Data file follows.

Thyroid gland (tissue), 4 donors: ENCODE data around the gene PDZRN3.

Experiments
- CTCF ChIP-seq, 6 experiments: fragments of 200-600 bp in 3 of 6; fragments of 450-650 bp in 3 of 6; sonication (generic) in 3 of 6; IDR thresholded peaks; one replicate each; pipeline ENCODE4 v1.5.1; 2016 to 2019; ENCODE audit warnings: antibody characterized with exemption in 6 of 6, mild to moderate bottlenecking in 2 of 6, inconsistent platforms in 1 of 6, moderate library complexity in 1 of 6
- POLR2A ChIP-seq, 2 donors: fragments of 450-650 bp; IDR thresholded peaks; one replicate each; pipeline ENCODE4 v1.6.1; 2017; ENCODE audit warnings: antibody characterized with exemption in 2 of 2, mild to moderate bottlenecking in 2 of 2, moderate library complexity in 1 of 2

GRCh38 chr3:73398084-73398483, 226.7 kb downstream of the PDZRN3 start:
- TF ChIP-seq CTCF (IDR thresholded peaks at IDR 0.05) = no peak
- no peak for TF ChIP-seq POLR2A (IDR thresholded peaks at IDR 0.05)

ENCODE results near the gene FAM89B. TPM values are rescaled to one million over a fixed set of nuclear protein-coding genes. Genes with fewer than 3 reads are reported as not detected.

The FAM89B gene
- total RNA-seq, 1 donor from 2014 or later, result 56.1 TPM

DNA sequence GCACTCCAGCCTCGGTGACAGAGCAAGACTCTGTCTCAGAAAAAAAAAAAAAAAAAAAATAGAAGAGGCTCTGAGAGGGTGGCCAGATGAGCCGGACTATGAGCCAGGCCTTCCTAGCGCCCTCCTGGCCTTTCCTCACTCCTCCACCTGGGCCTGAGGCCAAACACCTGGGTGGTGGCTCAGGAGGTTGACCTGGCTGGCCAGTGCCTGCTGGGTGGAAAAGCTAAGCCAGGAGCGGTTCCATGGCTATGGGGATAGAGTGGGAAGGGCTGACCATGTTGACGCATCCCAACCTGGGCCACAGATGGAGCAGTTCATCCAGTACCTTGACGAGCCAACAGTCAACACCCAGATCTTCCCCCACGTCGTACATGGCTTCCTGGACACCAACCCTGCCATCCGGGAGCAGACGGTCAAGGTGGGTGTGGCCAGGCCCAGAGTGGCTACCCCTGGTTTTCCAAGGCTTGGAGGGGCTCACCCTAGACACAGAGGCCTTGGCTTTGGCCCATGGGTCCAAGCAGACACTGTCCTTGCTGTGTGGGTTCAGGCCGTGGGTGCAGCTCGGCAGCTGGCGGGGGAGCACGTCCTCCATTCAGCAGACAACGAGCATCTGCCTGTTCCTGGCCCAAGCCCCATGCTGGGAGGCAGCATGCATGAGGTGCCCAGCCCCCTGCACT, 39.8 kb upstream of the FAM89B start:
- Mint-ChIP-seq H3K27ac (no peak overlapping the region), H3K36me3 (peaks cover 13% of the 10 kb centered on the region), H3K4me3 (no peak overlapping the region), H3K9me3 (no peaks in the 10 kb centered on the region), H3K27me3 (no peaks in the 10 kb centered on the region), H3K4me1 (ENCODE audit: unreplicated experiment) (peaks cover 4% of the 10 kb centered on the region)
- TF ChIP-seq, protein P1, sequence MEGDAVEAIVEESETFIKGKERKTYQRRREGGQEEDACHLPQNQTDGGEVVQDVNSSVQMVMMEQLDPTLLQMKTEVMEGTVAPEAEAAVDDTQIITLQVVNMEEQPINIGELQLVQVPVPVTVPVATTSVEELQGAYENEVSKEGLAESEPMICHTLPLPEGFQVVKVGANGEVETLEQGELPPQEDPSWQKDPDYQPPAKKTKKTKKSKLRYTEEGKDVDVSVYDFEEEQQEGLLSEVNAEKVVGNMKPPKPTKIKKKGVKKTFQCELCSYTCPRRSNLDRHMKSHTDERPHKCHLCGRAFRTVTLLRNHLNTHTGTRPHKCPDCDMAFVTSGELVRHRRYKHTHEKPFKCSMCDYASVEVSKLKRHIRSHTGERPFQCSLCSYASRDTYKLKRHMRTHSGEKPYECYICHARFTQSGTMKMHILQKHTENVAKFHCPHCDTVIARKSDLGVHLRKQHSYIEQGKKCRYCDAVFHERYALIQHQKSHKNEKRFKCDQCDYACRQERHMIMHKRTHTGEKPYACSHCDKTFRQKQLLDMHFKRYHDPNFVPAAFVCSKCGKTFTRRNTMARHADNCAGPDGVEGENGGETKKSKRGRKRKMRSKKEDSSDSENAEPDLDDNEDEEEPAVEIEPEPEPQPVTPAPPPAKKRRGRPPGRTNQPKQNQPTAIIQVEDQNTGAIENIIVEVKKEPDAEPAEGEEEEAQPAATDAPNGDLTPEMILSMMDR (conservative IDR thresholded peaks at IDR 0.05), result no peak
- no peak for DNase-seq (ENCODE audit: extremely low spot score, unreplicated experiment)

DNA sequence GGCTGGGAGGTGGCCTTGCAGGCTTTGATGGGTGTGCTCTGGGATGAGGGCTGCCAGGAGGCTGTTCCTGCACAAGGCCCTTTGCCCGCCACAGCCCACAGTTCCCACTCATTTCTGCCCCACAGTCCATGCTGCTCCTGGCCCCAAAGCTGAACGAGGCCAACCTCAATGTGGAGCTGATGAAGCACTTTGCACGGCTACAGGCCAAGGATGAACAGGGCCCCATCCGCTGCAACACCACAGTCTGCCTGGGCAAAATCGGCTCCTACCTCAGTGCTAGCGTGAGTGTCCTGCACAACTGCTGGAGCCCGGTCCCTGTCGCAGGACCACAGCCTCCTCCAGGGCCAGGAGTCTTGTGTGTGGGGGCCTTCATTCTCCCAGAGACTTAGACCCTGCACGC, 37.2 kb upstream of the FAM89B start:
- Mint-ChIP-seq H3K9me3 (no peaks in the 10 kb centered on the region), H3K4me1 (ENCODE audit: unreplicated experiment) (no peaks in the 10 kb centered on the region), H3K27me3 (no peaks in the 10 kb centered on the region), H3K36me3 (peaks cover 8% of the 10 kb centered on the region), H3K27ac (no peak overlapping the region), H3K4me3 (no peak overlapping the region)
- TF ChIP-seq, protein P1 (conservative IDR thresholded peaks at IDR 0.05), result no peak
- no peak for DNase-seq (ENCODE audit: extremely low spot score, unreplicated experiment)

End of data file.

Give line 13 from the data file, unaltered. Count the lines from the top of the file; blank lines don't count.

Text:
- TF ChIP-seq, protein P1, sequence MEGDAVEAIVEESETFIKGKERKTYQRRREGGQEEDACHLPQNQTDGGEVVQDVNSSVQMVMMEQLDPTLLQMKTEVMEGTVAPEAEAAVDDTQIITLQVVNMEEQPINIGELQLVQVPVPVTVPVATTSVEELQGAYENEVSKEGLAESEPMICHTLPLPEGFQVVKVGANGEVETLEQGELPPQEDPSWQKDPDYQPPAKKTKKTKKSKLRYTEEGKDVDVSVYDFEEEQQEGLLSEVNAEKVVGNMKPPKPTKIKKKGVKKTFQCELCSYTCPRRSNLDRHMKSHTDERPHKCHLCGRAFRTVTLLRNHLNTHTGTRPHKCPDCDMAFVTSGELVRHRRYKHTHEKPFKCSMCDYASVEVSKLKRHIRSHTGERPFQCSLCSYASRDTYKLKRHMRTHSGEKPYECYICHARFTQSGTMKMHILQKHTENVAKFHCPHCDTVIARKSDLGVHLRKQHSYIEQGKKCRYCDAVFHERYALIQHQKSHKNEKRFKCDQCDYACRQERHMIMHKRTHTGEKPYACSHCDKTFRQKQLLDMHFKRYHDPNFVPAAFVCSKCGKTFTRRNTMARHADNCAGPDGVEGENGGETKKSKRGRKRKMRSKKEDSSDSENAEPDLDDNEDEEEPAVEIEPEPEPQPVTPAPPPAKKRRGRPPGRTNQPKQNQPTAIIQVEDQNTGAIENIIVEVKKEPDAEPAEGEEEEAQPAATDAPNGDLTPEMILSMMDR (conservative IDR thresholded peaks at IDR 0.05), result no peak